LAS VEGAS, Aug. 24, 2011 /PRNewswire/ -- "Production of Propofol was stopped after the Chanin trial in 2010 due to public outcry," said Robert Eglet attorney for the plaintiffs. In a stunning turn in the Anne Arnold Hepatitis C trial in Clark County, Attorney Robert Eglet told the jury that production of the sedative Propofol was stopped within 3 weeks of the unprecedented $500 million verdict in the Chanin trial in May 2010. Teva Vice President, Craig Lea admits under examination by Eglet that Teva turned the lights out in their Propofol plant 21 days after last years verdict.
(Photo: http://photos.prnewswire.com/prnh/20110824/LA56965 )
Plaintiff Anne Arnold was exposed to the virus hepatitis C when a contaminated jumbo 50mL infusion vial of the anesthesia medication Propofol was reused during a colonoscopy procedure at the Endoscopy Center of Southern Nevada on July 13, 2007. 50mL infusion vials of Propofol are meant for long tern sedation of patients, not short outpatient procedures like colonoscopies. Arnold was later diagnosed as having contracted hepatitis C. The lawsuit filed by Mainor Eglet alleges design defect, breach of implied warranty for a particular purpose, failure to properly warn by sending a Dear Health Care Professional letter and duty to monitor.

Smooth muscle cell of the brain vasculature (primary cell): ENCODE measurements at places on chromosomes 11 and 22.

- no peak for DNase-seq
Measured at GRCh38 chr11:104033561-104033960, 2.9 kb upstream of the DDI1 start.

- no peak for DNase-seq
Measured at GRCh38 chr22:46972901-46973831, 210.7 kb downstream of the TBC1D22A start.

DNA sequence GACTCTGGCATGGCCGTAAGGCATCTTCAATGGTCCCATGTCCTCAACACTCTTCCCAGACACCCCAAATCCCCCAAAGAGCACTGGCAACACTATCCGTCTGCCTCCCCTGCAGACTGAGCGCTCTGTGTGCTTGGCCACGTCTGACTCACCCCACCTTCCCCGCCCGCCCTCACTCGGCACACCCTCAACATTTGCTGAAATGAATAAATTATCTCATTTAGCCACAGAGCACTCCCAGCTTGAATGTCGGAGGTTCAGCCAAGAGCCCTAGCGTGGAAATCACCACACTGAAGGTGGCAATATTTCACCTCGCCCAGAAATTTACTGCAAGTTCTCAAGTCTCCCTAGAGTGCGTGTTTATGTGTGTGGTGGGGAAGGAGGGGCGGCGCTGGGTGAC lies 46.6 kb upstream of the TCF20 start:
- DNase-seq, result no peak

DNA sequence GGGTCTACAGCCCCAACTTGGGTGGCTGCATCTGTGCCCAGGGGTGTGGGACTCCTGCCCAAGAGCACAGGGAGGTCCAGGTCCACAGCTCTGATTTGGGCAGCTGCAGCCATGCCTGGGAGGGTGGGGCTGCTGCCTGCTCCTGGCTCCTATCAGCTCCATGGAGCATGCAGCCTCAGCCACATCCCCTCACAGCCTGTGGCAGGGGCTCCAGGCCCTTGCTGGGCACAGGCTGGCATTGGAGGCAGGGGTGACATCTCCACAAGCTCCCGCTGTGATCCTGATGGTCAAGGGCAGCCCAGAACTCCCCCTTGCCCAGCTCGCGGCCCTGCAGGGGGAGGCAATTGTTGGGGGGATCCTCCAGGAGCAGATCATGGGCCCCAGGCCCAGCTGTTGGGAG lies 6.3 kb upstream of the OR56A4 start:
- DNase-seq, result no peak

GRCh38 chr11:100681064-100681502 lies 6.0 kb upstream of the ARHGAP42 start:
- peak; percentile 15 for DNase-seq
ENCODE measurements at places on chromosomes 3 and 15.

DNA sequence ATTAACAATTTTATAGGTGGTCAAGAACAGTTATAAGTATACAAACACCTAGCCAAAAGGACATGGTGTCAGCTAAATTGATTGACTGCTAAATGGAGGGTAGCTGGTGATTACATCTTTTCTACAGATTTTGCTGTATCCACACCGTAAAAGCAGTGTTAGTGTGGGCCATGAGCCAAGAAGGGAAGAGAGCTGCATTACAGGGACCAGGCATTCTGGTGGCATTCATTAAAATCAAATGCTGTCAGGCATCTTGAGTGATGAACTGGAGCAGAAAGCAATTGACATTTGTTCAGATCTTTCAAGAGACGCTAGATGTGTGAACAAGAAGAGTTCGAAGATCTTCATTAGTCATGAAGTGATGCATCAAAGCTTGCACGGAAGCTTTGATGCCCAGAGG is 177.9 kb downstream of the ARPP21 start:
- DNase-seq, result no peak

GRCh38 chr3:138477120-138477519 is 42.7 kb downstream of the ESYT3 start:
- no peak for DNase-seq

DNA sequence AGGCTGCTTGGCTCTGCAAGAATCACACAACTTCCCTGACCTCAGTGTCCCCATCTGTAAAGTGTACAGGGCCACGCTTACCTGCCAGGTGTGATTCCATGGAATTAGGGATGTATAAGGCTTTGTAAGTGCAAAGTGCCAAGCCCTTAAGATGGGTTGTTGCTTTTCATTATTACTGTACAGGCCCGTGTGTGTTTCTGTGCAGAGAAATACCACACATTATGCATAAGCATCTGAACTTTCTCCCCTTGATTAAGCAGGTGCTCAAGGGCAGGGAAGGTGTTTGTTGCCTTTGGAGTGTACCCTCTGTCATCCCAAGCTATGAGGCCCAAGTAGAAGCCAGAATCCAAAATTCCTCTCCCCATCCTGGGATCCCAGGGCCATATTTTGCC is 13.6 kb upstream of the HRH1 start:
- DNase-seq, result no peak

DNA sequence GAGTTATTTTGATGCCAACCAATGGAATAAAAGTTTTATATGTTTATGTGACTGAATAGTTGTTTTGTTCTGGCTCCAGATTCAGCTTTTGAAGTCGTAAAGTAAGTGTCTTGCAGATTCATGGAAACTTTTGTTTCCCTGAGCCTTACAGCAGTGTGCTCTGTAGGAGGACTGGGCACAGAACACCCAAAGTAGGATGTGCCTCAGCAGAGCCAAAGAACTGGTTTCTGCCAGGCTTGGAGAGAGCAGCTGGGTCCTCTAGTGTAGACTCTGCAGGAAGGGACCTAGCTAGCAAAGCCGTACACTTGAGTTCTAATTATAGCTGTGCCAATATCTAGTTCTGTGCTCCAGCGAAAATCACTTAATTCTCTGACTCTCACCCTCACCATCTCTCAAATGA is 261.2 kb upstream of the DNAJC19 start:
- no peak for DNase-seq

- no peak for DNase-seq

This is the second trial following the largest notification by the Clark County Health Department that 50,000 residents of Nevada may be infected. In the complaint filed in Clark County District Court by Mainor Eglet Law Firm attorneys Robert Eglet, Robert Adams and Artemus Ham on behalf of plaintiffs Anne Arnold and spouse James Arnold -- the defendants Teva Parenteral Medicines, Inc.; SICOR Inc. and Baxter Healthcare Corporation -- are each responsible in some manner for causing injury and damages to the plaintiffs.
Craig Lea takes the stand for day 3 of